after having used it, I'm going to buy it from the person who loaned it to me.

    gh2 will pair well with it.

    If your a video person You know what it's like to work with a video camera.


  • It depends.

    If you're fine with a 1/3" sensor (1/4 the size of M4/3) and everything that comes with that, then yes, video cameras are fantastic choices. You lose the ability to change lenses, but if you're shooting documentary style, that probably isn't a bad thing. It just works. There's no rigging necessary (although, I probably still would to make shooting with one handheld a little easier).

    The whole point of DSLR video is to be able to shoot video on large sensor cameras with interchangeable lenses. DSLR's have a lot of drawbacks for video. We put up with those drawbacks to be able to shoot with large sensor cameras with any lens we please. I'm currently rigging up a documentary style rig for my GH2 so that I can use it like the ENG camera I use at work. It's a bit of a pain, and it's expensive, but I think it's worth it for the final image.

    For this project, I would probably shoot with the Sony. I would shoot any interviews with the GH4, so I could get a little separation from the background. All other times, I would set the GH4 up for a timelapse and leave it running while I shoot with the Sony. I've never seen Grand Designs (video won't load for me on their website), but timelapses are great for construction. You have both tools available, why not use both?

    If you're going to buy a new camera, that depends entirely on your budget. Someone else can advise you on that if that's the route you decide to take.

  • Go with the Sony PXW-X70, or if you want to go even cheaper.... the Sony CX900

    However, there is no reason why you couldn't just use your existing two cameras for it.

  • Hello everyone..

    @peternap I have done some test footage and the same footage shot 4K brought to a 1080 timeline looks so much better than footage shot straight as 1080...

    @tinyrobot The shoot will be something in between. It's not going to be run and gun but it's not going to be in the comfort zone of having time to set up most of the time. For example I will be needing to film the building team (architects) going through the empty house talking about design and whatnot and capturing any interesting dialogues and 'disputes and drama' in between them so in that case yes run and gun and going with what happens... for everything else that can be staged/scripted/prepared...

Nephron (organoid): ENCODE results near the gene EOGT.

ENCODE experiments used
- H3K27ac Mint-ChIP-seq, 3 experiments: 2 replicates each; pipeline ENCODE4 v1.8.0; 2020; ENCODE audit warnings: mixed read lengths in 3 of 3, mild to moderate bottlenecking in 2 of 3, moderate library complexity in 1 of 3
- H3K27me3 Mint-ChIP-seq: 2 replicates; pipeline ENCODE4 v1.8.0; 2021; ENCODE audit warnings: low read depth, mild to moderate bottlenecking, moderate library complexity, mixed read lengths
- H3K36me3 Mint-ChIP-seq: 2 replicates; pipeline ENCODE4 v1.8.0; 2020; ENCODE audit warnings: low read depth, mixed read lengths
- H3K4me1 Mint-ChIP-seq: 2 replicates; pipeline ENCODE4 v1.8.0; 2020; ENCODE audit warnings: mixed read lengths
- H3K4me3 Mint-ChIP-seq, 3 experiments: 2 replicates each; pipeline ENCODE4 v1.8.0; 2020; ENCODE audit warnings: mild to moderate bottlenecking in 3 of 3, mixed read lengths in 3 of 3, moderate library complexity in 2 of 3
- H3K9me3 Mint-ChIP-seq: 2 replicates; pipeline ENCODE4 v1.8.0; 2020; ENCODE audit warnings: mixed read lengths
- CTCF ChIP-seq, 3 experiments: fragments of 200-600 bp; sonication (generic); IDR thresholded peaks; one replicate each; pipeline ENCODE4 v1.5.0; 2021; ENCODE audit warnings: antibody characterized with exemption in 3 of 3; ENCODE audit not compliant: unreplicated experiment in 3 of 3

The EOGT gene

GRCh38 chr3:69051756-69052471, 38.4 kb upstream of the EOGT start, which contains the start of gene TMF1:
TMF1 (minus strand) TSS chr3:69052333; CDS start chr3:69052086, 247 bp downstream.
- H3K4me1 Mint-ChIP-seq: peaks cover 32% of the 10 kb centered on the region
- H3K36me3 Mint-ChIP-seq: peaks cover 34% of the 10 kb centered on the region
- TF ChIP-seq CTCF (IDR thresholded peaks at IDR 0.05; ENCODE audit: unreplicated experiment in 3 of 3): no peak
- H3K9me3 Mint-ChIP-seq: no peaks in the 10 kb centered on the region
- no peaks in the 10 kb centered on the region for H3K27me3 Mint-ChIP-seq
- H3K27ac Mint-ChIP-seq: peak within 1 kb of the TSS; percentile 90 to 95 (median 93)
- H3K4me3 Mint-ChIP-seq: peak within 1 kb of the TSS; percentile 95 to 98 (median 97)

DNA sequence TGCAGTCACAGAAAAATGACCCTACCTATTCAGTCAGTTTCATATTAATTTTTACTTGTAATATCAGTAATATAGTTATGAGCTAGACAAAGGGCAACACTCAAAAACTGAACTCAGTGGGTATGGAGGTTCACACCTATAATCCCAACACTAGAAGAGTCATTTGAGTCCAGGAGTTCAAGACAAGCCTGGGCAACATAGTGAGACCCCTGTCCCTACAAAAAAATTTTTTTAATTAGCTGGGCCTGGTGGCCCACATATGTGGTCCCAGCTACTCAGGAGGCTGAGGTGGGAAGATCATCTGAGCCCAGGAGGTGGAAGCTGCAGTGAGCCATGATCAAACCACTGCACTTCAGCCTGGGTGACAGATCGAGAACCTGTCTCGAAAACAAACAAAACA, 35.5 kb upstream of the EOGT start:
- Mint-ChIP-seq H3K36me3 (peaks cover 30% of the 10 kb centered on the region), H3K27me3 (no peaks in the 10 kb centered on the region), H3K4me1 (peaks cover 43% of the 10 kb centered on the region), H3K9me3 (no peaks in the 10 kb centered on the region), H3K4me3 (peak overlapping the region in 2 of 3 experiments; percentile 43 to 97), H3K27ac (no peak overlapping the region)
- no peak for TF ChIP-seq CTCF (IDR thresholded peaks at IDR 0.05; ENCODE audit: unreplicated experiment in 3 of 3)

@x_worpig_x thanks im a FCP 7 guy so just started to experiment with Preimere the other day...

    @eyefi / RyLo great point i will have a look at those cameras!! ps RyLo - are you saying that the panasonic P2 camera has 1/3 of a size of a chip of MFT sensor?? And how does it compare in low light compared to the gh4 - which is not great in low light without any light available...

    Thanks all!

  • 1/3" is one fourth as tall and one fourth as wide as 4/3". That's one sixteenth the area. All things being equal and for the same f-number, it would mean one sixteenth the light collected. But the reality isn't quite that bad, because that camcorder has 3 sensors and a color splitting prism, so light is collected more efficiently than in a Bayer-type sensor: up to 2x in green, and up to 4x in red and blue. Also, smaller format lenses tend to be faster.

    So for the same aperture diameter (same depth of field for a given focus distance), the HPX170 actually has better low-light performance. But 4/3" gives you the option of using a much larger aperture (shallower depth of field) to improve low-light performance significantly.